Royal Tunbridge Wells
proceedings and his manuscript at the end of the second act, and we adjourned to a rational supper upon a cold mutton-bone, and dissipated in two tumblers of weak red wine and water." So Kelly wrote in his autobiography. " When the repast ended, the bard conducted us to our bed-rooms; the apartment in which I was to sleep, was his study; he paid me the compliment to say, he had a little tent-bed put up there, which he always appropriated to his favourite guest. ' The bookcase at the side,' he added, was filled with his own writings. I bowed, and said, ' I dare say, sir, I shall sleep very soundly.' ' Ah ! very good,' said he; ' I understand you,—a hit, sir, a palpable hit; you mean being so close to my writings, they will act as a soporific. You are a good soul, J Mr. Kelly, but a very drowsy one—God bless you—you are a kind creature, to come into the country to listen to my nonsense—buonas noches! as we say in Spain—good night! I hope it will be fine weather for you to walk about in the morning; for I think with Lord Falkland, who said he pitied unlearned gentlemen on a rainy day—umph—good night, God bless you—you are so kind.' "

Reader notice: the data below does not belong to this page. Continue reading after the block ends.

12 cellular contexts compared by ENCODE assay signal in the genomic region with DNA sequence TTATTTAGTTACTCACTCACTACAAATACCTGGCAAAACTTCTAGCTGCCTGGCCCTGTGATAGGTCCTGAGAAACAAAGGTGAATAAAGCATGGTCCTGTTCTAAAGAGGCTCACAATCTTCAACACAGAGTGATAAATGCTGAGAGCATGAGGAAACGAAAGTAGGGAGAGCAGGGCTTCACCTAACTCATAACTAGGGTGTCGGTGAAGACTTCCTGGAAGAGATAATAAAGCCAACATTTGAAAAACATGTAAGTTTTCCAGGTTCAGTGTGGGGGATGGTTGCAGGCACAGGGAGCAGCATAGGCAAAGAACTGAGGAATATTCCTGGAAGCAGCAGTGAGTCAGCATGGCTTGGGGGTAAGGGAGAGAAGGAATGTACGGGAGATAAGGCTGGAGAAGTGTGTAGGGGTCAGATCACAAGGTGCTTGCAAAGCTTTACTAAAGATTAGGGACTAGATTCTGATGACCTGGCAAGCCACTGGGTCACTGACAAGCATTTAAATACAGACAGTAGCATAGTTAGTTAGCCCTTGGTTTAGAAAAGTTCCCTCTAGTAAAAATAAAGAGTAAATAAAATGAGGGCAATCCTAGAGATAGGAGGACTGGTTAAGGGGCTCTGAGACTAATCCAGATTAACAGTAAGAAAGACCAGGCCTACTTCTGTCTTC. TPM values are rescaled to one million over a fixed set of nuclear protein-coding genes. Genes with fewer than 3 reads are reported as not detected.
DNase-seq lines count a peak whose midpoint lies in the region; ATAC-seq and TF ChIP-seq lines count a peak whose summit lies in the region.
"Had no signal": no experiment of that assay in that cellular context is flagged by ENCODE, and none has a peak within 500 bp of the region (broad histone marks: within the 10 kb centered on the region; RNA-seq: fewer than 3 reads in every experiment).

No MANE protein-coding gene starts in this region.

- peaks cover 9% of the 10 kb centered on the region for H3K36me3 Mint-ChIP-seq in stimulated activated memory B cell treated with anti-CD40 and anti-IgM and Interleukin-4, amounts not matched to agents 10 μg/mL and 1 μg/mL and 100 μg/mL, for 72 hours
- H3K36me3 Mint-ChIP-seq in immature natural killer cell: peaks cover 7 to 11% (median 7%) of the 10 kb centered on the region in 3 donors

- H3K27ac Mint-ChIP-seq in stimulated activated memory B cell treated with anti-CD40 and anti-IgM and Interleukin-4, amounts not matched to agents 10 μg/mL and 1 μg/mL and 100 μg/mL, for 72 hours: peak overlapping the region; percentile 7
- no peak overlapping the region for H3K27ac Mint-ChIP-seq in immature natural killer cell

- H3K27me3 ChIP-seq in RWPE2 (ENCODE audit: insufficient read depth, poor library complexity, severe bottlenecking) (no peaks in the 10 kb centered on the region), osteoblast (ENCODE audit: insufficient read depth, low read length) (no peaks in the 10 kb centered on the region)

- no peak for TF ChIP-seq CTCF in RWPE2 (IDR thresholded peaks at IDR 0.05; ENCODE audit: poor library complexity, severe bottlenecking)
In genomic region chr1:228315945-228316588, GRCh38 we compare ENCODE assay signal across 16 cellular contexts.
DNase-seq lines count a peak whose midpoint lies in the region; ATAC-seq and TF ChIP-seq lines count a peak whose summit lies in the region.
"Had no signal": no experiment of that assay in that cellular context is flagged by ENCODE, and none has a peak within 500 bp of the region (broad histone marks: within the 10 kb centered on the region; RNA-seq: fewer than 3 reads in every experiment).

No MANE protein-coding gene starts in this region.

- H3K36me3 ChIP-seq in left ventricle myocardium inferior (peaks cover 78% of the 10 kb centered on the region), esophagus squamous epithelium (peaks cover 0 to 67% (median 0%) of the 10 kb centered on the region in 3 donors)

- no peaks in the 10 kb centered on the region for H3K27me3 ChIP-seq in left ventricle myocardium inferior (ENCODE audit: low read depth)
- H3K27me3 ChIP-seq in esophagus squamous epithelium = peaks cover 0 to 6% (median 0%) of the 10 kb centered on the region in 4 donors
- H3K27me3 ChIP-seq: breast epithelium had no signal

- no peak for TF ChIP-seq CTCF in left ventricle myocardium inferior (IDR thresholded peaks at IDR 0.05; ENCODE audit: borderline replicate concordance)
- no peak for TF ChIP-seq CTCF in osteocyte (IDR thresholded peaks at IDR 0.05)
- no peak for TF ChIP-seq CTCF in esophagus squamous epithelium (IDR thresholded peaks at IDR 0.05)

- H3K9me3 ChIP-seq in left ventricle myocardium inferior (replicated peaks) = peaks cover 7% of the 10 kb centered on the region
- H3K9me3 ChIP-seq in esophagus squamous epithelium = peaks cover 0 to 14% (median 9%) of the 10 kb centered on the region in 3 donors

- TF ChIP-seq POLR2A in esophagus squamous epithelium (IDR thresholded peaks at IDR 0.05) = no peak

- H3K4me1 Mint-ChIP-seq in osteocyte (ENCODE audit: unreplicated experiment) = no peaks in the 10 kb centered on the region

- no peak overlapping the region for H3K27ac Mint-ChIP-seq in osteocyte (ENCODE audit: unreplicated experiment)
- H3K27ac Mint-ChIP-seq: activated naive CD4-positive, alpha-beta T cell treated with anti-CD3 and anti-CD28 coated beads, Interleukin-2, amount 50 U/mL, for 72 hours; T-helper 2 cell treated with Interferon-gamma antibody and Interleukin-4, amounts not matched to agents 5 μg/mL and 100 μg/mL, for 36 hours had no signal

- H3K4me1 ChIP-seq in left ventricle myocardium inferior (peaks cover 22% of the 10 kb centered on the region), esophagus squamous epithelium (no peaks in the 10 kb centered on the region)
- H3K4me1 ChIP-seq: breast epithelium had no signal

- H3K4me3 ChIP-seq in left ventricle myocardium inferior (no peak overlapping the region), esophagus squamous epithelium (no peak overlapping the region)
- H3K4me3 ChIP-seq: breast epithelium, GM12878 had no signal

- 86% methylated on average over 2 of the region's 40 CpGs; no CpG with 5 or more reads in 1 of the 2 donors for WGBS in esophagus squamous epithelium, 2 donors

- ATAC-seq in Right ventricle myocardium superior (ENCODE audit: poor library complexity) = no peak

The next morning Mrs. Crouch's letter 118